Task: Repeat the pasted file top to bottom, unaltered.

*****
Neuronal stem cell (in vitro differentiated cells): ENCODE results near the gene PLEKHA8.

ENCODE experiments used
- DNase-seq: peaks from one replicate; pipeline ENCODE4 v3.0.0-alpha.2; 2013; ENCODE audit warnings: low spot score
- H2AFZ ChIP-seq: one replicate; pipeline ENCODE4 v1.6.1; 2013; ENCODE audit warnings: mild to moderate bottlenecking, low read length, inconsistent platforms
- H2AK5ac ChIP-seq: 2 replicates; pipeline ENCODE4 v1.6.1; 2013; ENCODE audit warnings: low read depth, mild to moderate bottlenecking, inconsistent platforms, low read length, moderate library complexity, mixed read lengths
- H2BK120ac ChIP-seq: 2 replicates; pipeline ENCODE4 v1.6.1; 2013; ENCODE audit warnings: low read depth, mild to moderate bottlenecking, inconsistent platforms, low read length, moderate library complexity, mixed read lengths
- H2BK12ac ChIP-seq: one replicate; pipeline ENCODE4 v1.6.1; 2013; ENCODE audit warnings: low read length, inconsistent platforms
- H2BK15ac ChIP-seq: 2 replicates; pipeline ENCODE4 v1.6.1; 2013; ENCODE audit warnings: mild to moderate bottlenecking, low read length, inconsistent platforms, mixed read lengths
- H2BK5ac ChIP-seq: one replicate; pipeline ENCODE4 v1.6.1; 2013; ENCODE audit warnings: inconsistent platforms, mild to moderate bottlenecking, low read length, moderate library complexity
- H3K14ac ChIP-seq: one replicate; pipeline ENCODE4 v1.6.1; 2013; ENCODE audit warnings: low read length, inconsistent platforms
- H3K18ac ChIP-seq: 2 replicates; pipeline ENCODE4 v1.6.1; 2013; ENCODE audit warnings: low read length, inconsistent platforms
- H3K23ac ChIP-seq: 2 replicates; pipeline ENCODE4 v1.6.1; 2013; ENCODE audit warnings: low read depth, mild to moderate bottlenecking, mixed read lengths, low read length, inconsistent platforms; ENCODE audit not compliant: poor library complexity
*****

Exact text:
Neuronal stem cell (in vitro differentiated cells): ENCODE results near the gene PLEKHA8.

ENCODE experiments used
- DNase-seq: peaks from one replicate; pipeline ENCODE4 v3.0.0-alpha.2; 2013; ENCODE audit warnings: low spot score
- H2AFZ ChIP-seq: one replicate; pipeline ENCODE4 v1.6.1; 2013; ENCODE audit warnings: mild to moderate bottlenecking, low read length, inconsistent platforms
- H2AK5ac ChIP-seq: 2 replicates; pipeline ENCODE4 v1.6.1; 2013; ENCODE audit warnings: low read depth, mild to moderate bottlenecking, inconsistent platforms, low read length, moderate library complexity, mixed read lengths
- H2BK120ac ChIP-seq: 2 replicates; pipeline ENCODE4 v1.6.1; 2013; ENCODE audit warnings: low read depth, mild to moderate bottlenecking, inconsistent platforms, low read length, moderate library complexity, mixed read lengths
- H2BK12ac ChIP-seq: one replicate; pipeline ENCODE4 v1.6.1; 2013; ENCODE audit warnings: low read length, inconsistent platforms
- H2BK15ac ChIP-seq: 2 replicates; pipeline ENCODE4 v1.6.1; 2013; ENCODE audit warnings: mild to moderate bottlenecking, low read length, inconsistent platforms, mixed read lengths
- H2BK5ac ChIP-seq: one replicate; pipeline ENCODE4 v1.6.1; 2013; ENCODE audit warnings: inconsistent platforms, mild to moderate bottlenecking, low read length, moderate library complexity
- H3K14ac ChIP-seq: one replicate; pipeline ENCODE4 v1.6.1; 2013; ENCODE audit warnings: low read length, inconsistent platforms
- H3K18ac ChIP-seq: 2 replicates; pipeline ENCODE4 v1.6.1; 2013; ENCODE audit warnings: low read length, inconsistent platforms
- H3K23ac ChIP-seq: 2 replicates; pipeline ENCODE4 v1.6.1; 2013; ENCODE audit warnings: low read depth, mild to moderate bottlenecking, mixed read lengths, low read length, inconsistent platforms; ENCODE audit not compliant: poor library complexity